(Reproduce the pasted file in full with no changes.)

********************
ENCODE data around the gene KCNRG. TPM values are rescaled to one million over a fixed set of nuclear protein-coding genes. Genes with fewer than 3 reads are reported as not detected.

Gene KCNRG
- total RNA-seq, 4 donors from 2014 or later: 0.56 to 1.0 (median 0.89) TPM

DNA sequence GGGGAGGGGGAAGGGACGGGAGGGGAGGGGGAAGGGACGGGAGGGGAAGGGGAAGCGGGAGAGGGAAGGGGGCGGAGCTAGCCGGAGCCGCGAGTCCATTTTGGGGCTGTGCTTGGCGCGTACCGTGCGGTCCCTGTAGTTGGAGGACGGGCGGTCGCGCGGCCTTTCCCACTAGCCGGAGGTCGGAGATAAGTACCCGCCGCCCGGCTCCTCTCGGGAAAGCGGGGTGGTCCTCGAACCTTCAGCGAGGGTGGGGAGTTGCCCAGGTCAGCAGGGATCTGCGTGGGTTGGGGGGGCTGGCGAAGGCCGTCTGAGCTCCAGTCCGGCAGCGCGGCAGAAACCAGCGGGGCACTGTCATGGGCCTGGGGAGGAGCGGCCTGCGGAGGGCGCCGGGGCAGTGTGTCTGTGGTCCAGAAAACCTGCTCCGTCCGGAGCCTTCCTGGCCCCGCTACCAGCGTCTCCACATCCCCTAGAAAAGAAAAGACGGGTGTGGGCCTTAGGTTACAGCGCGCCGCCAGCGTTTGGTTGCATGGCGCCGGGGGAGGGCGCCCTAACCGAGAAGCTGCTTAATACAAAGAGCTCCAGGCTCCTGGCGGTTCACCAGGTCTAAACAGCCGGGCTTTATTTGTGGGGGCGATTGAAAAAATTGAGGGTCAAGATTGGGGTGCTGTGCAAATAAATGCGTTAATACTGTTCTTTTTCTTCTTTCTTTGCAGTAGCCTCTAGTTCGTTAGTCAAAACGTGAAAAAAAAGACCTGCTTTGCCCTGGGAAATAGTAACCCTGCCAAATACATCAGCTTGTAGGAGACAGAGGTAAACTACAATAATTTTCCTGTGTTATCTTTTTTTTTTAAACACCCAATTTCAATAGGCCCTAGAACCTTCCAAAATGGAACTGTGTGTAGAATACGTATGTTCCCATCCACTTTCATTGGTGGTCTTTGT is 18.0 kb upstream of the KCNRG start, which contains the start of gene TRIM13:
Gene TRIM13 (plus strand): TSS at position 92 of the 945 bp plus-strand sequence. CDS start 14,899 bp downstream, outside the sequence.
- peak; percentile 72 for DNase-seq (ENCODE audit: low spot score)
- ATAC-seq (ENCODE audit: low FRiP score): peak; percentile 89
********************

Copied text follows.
ENCODE data around the gene KCNRG. TPM values are rescaled to one million over a fixed set of nuclear protein-coding genes. Genes with fewer than 3 reads are reported as not detected.

Gene KCNRG
- total RNA-seq, 4 donors from 2014 or later: 0.56 to 1.0 (median 0.89) TPM

DNA sequence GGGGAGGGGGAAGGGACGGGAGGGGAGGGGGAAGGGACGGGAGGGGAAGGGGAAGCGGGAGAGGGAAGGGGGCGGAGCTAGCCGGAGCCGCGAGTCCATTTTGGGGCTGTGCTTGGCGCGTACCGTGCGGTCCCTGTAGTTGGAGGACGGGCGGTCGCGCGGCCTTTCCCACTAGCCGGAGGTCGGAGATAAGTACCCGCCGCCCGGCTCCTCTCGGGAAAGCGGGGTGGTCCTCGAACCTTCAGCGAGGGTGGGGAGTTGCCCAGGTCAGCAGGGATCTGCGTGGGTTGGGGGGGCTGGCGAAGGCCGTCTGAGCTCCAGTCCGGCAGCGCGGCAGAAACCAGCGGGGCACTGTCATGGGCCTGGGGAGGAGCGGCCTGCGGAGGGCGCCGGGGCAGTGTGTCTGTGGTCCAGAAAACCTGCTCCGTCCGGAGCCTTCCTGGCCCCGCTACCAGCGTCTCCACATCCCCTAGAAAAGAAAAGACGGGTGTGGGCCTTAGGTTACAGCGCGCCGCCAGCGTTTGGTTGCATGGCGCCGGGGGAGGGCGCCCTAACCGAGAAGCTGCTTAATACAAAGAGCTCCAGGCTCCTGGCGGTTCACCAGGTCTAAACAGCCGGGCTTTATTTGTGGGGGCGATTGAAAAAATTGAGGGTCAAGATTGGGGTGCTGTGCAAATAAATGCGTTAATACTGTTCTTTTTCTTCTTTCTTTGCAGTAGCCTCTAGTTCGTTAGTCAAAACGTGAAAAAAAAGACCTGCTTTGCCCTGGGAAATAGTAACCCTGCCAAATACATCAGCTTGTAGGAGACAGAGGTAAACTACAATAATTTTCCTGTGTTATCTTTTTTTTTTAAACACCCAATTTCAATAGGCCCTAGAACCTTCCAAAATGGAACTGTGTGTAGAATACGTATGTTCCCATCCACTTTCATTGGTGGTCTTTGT is 18.0 kb upstream of the KCNRG start, which contains the start of gene TRIM13:
Gene TRIM13 (plus strand): TSS at position 92 of the 945 bp plus-strand sequence. CDS start 14,899 bp downstream, outside the sequence.
- peak; percentile 72 for DNase-seq (ENCODE audit: low spot score)
- ATAC-seq (ENCODE audit: low FRiP score): peak; percentile 89